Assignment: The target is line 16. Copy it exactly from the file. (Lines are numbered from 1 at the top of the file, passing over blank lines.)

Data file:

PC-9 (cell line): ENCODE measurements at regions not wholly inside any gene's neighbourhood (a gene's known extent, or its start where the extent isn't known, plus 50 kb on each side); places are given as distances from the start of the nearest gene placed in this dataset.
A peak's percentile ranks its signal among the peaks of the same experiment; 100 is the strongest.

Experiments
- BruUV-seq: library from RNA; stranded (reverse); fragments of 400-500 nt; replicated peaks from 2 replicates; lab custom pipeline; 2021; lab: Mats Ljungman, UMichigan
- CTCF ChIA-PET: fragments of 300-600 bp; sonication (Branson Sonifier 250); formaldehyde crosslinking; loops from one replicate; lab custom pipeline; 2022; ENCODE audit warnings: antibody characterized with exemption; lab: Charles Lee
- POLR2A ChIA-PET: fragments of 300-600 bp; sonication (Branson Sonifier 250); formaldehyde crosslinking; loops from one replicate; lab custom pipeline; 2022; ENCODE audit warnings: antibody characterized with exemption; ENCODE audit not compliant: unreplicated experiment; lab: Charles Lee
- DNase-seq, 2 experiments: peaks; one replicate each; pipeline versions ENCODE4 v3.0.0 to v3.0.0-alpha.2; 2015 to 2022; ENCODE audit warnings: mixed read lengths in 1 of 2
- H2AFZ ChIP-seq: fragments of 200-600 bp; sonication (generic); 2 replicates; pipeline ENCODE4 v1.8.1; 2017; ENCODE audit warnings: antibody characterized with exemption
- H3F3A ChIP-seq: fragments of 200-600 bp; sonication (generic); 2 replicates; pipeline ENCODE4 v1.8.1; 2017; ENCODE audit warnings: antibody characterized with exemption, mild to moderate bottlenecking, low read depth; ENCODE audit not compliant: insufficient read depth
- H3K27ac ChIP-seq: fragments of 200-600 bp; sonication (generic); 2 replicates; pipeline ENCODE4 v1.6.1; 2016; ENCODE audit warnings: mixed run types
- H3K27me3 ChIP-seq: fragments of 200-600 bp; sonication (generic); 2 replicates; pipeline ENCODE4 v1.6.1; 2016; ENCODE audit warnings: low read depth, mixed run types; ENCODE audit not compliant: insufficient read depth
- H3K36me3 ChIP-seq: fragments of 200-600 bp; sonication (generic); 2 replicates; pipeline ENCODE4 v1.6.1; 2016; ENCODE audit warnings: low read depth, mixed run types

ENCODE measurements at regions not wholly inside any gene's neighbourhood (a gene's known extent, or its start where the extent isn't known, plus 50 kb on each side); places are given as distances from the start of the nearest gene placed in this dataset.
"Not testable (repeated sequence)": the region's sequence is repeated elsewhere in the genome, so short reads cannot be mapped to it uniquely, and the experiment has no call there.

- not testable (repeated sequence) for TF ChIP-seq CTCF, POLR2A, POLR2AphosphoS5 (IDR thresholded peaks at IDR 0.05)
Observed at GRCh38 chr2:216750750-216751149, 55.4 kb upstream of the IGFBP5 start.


Observed at GRCh38 chr2:216750750-216751149, 55.4 kb upstream of the IGFBP5 start.